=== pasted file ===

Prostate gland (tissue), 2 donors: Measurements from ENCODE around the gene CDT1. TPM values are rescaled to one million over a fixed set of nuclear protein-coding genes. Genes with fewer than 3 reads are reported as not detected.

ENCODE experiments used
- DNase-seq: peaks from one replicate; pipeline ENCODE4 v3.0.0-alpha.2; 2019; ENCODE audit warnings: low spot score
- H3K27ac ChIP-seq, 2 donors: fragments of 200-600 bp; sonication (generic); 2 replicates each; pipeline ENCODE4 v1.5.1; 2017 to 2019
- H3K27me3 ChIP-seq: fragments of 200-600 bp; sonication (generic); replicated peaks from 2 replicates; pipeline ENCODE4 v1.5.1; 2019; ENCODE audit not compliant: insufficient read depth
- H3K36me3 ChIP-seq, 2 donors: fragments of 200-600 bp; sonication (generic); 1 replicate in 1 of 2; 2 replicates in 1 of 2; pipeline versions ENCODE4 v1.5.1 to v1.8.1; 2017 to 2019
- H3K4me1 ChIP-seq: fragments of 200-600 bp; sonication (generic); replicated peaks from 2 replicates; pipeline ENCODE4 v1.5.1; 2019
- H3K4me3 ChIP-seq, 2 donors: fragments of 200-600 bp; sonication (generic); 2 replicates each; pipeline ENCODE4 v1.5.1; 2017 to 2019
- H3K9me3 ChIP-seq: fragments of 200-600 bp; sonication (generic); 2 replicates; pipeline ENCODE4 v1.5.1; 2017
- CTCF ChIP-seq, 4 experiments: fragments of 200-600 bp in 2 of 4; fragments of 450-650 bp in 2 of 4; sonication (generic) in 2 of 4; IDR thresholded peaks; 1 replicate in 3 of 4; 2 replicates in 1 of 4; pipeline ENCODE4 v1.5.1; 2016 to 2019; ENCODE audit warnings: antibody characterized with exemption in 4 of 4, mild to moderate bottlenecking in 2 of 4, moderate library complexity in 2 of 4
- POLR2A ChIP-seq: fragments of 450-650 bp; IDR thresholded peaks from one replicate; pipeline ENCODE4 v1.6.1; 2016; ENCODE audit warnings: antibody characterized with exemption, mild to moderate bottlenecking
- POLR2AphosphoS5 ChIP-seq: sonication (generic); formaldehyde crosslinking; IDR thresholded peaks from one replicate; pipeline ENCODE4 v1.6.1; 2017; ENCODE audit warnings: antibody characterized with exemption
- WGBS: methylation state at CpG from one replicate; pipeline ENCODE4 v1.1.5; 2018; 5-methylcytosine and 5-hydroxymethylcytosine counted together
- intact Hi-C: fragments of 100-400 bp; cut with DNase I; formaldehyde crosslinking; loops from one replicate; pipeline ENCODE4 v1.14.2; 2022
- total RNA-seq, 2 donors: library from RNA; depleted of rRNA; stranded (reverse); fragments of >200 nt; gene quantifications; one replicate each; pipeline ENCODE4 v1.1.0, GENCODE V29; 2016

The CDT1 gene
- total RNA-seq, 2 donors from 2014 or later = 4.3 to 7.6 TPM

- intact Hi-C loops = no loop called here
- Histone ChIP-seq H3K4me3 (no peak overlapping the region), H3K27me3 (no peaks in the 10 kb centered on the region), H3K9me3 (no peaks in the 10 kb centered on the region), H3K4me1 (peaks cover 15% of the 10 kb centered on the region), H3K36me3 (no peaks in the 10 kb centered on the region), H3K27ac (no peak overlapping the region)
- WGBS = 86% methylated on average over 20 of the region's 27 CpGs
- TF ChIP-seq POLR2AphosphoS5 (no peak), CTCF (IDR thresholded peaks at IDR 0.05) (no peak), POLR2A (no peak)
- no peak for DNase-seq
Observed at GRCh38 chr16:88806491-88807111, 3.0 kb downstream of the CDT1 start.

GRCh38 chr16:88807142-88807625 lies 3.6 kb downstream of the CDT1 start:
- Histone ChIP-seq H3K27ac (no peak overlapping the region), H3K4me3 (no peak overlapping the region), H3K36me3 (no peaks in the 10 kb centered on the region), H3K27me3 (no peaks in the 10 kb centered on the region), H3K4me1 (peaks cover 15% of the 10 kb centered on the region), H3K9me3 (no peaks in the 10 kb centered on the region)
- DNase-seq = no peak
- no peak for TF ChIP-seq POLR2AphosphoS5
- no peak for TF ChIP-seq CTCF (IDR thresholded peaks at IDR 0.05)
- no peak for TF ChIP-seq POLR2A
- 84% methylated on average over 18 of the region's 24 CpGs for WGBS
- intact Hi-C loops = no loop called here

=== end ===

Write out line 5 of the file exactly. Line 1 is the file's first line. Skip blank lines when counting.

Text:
- H3K27me3 ChIP-seq: fragments of 200-600 bp; sonication (generic); replicated peaks from 2 replicates; pipeline ENCODE4 v1.5.1; 2019; ENCODE audit not compliant: insufficient read depth